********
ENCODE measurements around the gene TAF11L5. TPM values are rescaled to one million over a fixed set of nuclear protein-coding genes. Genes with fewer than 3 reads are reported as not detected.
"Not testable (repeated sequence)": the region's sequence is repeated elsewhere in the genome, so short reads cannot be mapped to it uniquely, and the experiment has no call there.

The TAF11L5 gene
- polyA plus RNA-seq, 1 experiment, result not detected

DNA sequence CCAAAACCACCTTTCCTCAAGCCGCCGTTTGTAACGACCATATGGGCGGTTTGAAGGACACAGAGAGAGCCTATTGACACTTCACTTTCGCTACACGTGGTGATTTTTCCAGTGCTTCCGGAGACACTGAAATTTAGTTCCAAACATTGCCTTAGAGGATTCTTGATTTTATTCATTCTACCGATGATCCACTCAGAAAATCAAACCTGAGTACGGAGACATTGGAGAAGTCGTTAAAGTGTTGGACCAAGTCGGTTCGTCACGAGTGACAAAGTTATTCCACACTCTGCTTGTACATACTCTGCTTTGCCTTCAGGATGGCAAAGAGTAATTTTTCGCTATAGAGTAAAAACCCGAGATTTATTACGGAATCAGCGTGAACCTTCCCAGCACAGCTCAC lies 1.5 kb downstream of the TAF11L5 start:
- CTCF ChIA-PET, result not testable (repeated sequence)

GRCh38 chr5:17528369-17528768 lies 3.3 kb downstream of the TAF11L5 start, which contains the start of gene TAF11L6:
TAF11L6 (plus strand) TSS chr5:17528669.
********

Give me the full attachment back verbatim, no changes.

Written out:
ENCODE measurements around the gene TAF11L5. TPM values are rescaled to one million over a fixed set of nuclear protein-coding genes. Genes with fewer than 3 reads are reported as not detected.
"Not testable (repeated sequence)": the region's sequence is repeated elsewhere in the genome, so short reads cannot be mapped to it uniquely, and the experiment has no call there.

The TAF11L5 gene
- polyA plus RNA-seq, 1 experiment, result not detected

DNA sequence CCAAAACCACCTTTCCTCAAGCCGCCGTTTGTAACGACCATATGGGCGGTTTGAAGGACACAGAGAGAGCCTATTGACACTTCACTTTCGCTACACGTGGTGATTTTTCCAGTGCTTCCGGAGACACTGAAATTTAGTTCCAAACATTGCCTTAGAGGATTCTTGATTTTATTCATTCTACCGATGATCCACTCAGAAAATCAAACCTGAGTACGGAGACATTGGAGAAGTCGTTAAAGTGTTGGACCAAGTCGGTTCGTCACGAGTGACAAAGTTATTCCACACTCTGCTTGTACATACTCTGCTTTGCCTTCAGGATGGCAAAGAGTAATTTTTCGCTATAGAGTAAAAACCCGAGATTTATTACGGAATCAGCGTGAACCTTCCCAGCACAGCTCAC lies 1.5 kb downstream of the TAF11L5 start:
- CTCF ChIA-PET, result not testable (repeated sequence)

GRCh38 chr5:17528369-17528768 lies 3.3 kb downstream of the TAF11L5 start, which contains the start of gene TAF11L6:
TAF11L6 (plus strand) TSS chr5:17528669.